Quarto (265 x 185 mm.), recent half calf, marbled paper boards, blind ruled, with raised gilded bands, blind ruled compartments, each with gilt central ornament, green calf gilt title and date labels affixed. With engraved double page title, 4 double page tables and 42 double page maps numbered to 41 (Scotland and Ireland unnumbered, Cumberland and Westmoreland combined ‘8 & 9’). The first leaf of roads is in Hodson’s state b with Taylor’s signature, England in his state c, Scotland state b, Ireland state a, all as called for. With engraved double page title to the Welsh section and 10 double page maps. The whole work in fabulous early wash colour. In good condition.
An excellent example of the Blome-Taylor atlas bound with the FIRST ATLAS OF WALES and in FULL EARLY WASH COLOUR. The plates used in this atlas were first published by Richard Blome as ‘Speed’s Maps Epitomiz’d’ in 1681. A further edition followed in 1685 and a ‘Cosmography and Geography’ in 1693. The whereabouts of the Blome plates after 1693 is unknown. Blome had died in 1705 but it is unlikely that Thomas Taylor (c.1670-1730) acquired them at this date as no issue is known before 1715. The earliest we hear of Taylor in business is 1711. The ‘England Exactly Described’ was first advertised in the ‘Daily Courant’ 24 September 1715. The earliest versions of the atlas did not contain a map of Scotland but reacting to news of the Jacobite Rebellion earlier in the month he quickly rectified this advertising the fact by the first week in November. This edition is dated from an advert placed in the ‘Daily Courant’ 1 March 1717. It bears a re-worded title and four new leaves describing the roads. A general map of Ireland dated 1716 has been added to the work giving a total of 42 maps. This atlas is closest to ‘O’ in Hodson’s listing.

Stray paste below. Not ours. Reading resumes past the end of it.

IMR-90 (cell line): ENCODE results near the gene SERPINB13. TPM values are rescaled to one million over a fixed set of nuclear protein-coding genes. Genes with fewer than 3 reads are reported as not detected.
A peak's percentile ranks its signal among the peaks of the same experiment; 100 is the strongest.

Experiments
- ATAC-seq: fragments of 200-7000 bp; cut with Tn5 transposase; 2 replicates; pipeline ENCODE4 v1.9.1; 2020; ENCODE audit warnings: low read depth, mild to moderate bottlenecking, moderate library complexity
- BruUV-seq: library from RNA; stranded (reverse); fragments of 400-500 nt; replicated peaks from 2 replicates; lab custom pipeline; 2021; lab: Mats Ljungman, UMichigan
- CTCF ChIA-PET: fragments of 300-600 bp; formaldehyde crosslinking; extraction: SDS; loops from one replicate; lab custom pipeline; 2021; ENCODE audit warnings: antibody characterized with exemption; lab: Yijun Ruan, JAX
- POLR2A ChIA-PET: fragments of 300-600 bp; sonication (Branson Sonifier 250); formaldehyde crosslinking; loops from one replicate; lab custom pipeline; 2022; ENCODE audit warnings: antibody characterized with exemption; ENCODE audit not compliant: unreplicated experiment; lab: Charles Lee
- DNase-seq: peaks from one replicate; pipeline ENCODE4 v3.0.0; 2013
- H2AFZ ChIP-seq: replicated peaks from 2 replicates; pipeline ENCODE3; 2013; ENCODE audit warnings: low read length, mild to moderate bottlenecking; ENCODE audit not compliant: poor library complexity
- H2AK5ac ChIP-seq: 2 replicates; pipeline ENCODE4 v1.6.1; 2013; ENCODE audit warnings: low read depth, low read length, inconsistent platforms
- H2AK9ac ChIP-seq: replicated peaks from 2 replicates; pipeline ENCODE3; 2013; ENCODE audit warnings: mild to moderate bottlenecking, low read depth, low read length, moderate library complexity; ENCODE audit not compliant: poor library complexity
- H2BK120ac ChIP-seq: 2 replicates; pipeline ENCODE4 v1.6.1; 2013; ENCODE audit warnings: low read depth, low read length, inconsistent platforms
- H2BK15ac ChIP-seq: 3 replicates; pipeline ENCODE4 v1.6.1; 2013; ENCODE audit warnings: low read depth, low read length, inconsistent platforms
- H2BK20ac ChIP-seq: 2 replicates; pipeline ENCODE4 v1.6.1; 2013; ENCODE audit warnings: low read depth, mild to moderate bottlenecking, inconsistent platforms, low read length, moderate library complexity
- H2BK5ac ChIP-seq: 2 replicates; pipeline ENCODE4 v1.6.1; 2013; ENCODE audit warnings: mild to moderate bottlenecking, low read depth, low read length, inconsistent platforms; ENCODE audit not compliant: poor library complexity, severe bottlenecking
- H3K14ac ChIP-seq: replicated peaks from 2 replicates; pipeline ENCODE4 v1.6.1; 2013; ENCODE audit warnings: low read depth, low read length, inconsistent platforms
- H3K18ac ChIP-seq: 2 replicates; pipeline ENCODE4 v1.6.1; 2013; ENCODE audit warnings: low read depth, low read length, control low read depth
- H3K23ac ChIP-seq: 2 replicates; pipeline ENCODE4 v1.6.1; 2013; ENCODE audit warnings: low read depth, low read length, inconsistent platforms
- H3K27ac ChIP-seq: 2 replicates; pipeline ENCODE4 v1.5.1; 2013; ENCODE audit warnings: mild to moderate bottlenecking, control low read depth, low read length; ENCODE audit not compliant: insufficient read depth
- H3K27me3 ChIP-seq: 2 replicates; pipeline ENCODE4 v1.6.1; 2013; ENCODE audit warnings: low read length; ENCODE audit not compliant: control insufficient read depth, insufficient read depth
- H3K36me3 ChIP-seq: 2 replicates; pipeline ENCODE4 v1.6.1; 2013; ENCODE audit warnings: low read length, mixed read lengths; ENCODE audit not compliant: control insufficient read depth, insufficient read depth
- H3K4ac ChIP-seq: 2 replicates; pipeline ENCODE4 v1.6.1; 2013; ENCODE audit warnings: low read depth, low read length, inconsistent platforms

This example is bound with Taylor’s atlas of Wales, the first atlas of Wales, which was available either as a separate work or as here bound with that of England. The work was announced in the ‘Daily Courant’ 21 February 1717/18 as ‘A New Sett of Maps of the Counties of Wales’. It was available either ‘bound up by themselves, or together, with the Counties of England’. The maps were according to Hodson the work of Henry Hulsbergh who is known to have worked with Taylor. The work is so rare that it is not listed on the ‘English Short Title Catalogue’ or in Booth’s book on Wales. Provenance: private English collection. Chubb (1927) 136 & 136d; ESTC T166162; Hodson (1984-97) 140 & 148; Roberts (1994) pp. 34-9; Shirley (2004) T.Blom 3f & T.Tay 1a; Worms & Baynton-Williams (2011).